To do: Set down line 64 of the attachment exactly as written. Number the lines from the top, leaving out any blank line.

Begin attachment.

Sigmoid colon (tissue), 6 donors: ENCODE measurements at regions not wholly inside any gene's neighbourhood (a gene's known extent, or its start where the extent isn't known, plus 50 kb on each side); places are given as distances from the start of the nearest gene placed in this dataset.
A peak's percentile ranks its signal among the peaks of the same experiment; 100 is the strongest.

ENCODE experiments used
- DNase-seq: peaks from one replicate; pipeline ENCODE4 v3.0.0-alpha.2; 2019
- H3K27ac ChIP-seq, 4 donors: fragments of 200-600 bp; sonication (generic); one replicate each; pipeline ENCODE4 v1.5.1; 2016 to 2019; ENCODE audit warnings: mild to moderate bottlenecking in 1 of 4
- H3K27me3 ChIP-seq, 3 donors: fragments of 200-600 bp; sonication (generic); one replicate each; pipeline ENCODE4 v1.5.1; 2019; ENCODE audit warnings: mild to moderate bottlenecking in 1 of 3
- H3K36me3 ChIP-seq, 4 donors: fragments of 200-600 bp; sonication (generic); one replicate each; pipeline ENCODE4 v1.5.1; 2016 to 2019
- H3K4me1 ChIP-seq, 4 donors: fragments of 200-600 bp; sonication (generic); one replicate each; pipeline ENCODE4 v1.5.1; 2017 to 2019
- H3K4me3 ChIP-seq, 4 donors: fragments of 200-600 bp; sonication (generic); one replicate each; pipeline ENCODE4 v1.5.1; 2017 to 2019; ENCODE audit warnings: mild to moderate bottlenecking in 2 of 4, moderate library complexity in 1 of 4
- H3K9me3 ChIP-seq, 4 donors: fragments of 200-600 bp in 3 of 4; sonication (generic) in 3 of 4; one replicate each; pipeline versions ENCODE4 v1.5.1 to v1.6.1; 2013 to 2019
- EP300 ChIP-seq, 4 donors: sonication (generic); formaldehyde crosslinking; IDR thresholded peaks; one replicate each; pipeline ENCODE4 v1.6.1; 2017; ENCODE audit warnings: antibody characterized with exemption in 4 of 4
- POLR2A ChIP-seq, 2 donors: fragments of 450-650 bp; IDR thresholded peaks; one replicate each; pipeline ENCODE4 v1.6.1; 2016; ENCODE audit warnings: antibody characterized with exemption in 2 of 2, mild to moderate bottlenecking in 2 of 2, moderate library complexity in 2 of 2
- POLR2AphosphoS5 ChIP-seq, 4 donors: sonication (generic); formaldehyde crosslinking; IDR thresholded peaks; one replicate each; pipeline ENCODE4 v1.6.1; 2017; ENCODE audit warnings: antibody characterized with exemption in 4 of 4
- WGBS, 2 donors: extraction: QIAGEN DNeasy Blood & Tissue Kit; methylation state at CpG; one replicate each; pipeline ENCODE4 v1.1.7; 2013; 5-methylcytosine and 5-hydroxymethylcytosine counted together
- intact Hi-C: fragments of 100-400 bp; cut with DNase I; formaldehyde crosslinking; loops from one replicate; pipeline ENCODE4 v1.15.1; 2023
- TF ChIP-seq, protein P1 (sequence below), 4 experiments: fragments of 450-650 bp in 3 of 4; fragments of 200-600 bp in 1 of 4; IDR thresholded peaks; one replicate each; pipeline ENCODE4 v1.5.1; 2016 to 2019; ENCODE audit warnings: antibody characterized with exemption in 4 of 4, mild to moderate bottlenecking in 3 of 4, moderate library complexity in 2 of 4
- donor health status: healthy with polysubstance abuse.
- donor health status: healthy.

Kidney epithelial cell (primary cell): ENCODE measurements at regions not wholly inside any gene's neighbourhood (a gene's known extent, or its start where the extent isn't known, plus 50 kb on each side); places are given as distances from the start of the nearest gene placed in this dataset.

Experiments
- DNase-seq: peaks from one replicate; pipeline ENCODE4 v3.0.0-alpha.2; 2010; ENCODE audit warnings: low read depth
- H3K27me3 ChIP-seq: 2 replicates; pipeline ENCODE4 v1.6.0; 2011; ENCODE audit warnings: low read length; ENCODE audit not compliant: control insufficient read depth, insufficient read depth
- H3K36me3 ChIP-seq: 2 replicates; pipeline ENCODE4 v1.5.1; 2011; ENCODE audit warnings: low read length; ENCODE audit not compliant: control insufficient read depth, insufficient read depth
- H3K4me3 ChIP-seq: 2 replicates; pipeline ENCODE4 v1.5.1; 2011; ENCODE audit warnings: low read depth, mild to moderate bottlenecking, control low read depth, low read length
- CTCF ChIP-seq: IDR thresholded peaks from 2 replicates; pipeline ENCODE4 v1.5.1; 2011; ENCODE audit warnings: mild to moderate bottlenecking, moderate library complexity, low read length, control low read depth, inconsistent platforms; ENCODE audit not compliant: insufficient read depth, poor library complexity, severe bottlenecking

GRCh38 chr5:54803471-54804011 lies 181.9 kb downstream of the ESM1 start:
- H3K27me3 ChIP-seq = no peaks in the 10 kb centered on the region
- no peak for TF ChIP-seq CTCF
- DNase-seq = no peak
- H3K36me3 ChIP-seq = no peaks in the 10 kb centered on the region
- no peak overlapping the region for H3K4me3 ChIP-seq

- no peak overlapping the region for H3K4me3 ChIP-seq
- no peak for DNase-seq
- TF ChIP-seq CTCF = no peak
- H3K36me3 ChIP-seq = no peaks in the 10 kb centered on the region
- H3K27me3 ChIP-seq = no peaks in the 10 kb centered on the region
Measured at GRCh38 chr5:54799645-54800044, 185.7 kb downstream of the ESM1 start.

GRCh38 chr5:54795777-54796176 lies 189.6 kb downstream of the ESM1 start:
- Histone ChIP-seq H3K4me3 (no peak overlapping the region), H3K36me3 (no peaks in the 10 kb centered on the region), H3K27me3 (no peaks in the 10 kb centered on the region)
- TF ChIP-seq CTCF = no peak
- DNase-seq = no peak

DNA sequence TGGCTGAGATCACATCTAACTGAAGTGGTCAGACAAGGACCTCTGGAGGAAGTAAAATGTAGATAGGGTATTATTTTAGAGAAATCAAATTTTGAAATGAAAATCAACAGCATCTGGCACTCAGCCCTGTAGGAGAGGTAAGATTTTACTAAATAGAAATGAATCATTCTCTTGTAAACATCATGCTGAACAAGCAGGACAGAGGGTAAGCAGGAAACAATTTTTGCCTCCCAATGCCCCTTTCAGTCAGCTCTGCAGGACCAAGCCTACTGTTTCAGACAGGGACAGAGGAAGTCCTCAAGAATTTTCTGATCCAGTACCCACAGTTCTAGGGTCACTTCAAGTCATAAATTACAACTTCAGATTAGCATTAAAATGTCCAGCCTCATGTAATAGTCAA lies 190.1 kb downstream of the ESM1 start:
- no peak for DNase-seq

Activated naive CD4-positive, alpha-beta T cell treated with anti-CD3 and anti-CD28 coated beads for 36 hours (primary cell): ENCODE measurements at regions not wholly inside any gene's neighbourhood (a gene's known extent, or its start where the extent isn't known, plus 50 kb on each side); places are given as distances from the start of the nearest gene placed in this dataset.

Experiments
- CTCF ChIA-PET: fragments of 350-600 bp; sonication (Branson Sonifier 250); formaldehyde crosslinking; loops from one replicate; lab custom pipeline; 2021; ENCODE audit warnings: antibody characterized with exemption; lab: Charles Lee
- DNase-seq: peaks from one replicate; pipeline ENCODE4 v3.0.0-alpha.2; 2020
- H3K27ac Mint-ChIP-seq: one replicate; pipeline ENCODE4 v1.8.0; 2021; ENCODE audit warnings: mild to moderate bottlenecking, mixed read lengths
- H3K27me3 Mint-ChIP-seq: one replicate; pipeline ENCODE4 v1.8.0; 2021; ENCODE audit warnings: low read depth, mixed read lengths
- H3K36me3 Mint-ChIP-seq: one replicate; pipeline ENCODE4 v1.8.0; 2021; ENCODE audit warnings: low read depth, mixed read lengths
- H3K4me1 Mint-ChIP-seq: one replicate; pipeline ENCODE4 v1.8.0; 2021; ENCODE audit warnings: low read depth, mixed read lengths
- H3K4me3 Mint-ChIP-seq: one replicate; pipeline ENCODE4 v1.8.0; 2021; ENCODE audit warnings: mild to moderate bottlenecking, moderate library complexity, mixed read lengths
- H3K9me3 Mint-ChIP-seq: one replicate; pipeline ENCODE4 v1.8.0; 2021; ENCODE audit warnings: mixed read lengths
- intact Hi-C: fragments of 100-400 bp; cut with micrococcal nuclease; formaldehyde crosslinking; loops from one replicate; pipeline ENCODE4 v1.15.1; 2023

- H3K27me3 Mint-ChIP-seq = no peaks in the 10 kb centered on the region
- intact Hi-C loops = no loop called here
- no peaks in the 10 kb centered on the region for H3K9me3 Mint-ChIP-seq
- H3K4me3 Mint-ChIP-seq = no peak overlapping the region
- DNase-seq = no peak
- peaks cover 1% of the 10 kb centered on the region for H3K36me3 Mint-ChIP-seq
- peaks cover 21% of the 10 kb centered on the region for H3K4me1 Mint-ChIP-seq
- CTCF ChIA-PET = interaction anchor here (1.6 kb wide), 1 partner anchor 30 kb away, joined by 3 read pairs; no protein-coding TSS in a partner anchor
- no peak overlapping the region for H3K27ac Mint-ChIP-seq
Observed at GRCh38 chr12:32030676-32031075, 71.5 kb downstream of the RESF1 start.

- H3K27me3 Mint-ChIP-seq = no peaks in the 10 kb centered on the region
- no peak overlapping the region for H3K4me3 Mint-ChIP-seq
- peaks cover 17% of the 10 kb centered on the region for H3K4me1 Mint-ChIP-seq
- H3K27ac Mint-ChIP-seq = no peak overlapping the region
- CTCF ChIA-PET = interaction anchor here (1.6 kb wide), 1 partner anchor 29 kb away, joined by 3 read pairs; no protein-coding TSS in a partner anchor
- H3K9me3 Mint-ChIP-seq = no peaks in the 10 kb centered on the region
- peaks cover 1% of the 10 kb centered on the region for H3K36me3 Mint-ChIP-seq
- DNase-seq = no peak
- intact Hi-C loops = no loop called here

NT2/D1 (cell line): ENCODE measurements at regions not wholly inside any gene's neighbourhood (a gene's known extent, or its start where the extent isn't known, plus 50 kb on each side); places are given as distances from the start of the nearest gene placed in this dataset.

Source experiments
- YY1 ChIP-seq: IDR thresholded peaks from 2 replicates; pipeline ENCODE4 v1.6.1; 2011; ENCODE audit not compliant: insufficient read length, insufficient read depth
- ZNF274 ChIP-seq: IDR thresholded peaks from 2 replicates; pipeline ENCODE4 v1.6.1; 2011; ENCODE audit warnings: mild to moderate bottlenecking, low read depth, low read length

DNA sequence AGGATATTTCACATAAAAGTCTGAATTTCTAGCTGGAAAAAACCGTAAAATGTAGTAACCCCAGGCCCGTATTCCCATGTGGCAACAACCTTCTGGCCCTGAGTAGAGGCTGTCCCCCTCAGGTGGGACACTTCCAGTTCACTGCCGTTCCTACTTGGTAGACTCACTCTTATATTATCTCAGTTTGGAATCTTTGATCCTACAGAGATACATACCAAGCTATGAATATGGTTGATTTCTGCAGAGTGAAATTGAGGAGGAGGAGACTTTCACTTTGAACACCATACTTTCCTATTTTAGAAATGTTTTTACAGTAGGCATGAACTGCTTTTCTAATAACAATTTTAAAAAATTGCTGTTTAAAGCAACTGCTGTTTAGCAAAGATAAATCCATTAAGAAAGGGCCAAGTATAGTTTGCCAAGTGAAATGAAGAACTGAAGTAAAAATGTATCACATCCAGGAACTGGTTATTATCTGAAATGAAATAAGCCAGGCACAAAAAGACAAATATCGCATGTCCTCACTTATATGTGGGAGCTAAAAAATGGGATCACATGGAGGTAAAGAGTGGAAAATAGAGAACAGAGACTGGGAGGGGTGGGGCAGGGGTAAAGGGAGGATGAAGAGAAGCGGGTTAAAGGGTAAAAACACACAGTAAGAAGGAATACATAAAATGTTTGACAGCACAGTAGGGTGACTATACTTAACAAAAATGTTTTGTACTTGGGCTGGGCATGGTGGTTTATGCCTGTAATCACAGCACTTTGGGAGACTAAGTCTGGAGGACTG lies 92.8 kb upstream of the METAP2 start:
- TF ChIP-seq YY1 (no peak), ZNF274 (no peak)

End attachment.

Observed at GRCh38 chr12:32030676-32031075, 71.5 kb downstream of the RESF1 start.